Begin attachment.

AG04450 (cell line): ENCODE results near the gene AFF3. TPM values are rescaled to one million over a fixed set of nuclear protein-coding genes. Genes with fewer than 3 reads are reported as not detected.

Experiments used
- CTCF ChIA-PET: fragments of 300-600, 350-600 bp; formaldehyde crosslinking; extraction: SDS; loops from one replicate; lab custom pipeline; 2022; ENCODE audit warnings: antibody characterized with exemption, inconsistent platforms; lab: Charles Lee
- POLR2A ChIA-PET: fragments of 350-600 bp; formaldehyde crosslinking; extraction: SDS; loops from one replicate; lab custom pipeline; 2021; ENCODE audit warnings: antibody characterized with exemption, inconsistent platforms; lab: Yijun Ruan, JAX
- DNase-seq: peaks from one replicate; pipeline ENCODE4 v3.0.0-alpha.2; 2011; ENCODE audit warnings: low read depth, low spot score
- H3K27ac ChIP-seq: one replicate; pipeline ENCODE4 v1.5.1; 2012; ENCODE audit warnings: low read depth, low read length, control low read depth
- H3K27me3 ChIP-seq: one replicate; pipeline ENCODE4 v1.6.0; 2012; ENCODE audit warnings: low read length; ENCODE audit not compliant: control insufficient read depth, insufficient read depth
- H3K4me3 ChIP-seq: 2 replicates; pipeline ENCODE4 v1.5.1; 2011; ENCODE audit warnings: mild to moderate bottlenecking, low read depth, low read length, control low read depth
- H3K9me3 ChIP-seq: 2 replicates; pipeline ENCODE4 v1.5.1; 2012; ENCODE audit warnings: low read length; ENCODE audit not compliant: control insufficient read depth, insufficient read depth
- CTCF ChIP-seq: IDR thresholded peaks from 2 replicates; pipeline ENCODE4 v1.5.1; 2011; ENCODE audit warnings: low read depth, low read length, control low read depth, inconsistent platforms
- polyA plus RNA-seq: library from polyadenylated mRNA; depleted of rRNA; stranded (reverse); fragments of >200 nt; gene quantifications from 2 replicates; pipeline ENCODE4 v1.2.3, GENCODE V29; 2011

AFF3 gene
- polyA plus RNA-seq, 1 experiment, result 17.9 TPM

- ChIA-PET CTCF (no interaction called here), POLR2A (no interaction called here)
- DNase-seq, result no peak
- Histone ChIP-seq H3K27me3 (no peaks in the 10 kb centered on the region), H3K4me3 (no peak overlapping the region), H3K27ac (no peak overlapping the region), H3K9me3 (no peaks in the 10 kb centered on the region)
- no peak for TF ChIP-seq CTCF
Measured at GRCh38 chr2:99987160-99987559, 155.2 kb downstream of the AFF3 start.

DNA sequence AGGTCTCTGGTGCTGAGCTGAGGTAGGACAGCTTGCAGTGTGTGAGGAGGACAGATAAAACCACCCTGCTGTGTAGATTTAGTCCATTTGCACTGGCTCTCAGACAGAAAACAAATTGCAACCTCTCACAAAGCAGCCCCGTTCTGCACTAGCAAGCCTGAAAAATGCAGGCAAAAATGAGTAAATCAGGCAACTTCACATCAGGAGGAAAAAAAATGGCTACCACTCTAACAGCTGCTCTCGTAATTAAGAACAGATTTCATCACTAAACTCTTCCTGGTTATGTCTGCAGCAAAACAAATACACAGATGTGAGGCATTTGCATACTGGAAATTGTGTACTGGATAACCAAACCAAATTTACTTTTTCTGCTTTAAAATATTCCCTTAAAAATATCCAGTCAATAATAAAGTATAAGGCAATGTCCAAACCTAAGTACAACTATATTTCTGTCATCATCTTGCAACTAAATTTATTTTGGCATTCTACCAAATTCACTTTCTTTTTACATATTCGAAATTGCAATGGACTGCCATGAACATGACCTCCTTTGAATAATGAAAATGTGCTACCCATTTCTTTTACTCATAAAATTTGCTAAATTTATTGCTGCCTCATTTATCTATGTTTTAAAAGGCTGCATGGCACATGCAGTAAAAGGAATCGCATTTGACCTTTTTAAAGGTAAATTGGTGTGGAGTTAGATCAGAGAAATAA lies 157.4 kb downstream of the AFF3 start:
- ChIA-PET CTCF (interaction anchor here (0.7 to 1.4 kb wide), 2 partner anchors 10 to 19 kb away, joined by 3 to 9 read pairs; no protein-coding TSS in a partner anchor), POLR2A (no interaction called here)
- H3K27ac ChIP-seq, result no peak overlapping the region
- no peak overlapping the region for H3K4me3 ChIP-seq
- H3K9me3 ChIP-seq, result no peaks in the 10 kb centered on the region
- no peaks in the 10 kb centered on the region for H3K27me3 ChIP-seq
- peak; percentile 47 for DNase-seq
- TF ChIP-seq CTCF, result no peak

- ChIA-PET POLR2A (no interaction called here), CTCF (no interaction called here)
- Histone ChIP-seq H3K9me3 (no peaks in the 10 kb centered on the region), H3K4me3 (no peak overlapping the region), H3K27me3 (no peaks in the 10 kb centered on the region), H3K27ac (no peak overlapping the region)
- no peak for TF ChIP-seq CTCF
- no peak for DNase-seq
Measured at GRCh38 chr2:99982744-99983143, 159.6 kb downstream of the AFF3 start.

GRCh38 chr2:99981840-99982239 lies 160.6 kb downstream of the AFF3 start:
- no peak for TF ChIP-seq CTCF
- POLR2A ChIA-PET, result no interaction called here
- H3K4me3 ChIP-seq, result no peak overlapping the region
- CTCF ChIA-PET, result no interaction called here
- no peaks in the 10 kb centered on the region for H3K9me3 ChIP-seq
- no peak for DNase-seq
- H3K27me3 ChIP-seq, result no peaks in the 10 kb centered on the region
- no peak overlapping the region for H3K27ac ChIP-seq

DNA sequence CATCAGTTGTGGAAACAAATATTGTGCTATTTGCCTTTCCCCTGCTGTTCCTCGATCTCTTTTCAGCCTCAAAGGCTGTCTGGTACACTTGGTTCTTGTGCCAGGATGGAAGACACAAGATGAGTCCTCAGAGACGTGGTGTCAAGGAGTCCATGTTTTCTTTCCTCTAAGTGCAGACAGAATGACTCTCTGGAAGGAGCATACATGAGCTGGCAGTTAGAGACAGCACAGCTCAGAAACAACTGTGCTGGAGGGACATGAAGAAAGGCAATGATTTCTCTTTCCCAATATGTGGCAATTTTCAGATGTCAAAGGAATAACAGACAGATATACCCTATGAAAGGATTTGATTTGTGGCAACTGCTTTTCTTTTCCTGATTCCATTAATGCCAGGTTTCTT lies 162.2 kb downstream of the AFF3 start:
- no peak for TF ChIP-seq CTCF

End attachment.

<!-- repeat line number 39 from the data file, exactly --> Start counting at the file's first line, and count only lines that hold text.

- H3K27me3 ChIP-seq, result no peaks in the 10 kb centered on the region